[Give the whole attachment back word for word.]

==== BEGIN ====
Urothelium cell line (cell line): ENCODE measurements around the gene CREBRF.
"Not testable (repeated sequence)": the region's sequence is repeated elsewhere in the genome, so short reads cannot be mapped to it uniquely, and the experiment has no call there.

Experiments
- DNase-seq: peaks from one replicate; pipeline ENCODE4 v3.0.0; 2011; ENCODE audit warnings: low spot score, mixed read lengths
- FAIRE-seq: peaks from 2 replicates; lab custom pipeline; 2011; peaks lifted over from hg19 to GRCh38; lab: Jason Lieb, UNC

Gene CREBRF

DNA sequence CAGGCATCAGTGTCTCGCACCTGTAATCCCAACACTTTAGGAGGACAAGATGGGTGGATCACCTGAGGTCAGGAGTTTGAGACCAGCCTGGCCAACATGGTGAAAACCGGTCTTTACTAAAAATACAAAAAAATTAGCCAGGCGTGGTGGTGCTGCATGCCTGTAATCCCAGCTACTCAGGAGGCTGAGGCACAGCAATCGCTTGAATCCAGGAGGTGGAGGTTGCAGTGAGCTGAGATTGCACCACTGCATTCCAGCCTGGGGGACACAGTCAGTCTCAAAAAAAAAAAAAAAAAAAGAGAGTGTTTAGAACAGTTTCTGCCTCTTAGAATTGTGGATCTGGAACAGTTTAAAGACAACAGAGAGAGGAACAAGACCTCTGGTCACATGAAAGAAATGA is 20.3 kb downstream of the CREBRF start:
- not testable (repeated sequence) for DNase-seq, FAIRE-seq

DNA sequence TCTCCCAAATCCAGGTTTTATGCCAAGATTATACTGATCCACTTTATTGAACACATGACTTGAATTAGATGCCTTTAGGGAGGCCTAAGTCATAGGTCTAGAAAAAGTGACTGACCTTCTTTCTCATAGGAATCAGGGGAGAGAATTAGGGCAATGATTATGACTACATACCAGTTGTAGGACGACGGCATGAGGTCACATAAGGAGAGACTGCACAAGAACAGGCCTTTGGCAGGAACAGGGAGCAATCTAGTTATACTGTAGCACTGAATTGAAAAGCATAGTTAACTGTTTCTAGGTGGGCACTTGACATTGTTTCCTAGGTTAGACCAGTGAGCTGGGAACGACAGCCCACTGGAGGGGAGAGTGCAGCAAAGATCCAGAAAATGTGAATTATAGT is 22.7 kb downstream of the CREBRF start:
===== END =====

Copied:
Urothelium cell line (cell line): ENCODE measurements around the gene CREBRF.
"Not testable (repeated sequence)": the region's sequence is repeated elsewhere in the genome, so short reads cannot be mapped to it uniquely, and the experiment has no call there.

Experiments
- DNase-seq: peaks from one replicate; pipeline ENCODE4 v3.0.0; 2011; ENCODE audit warnings: low spot score, mixed read lengths
- FAIRE-seq: peaks from 2 replicates; lab custom pipeline; 2011; peaks lifted over from hg19 to GRCh38; lab: Jason Lieb, UNC

Gene CREBRF

DNA sequence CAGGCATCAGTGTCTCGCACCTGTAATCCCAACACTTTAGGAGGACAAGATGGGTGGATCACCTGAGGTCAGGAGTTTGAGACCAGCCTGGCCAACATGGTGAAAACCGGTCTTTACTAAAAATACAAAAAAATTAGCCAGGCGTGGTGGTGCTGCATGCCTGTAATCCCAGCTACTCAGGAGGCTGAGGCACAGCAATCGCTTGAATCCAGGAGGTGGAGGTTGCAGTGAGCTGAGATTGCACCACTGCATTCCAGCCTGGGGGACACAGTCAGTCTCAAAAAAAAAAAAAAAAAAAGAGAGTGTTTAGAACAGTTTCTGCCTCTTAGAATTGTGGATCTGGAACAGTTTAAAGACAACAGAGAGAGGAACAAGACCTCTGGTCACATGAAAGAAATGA is 20.3 kb downstream of the CREBRF start:
- not testable (repeated sequence) for DNase-seq, FAIRE-seq

DNA sequence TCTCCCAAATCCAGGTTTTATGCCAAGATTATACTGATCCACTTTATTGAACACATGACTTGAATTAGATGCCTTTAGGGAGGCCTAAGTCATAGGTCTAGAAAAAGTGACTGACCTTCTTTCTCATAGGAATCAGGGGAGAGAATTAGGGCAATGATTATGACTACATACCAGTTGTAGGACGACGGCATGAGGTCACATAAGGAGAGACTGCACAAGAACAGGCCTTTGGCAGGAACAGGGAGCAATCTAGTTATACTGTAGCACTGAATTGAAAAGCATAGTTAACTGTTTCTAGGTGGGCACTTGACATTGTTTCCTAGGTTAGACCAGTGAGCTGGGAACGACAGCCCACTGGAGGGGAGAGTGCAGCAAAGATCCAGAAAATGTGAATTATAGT is 22.7 kb downstream of the CREBRF start: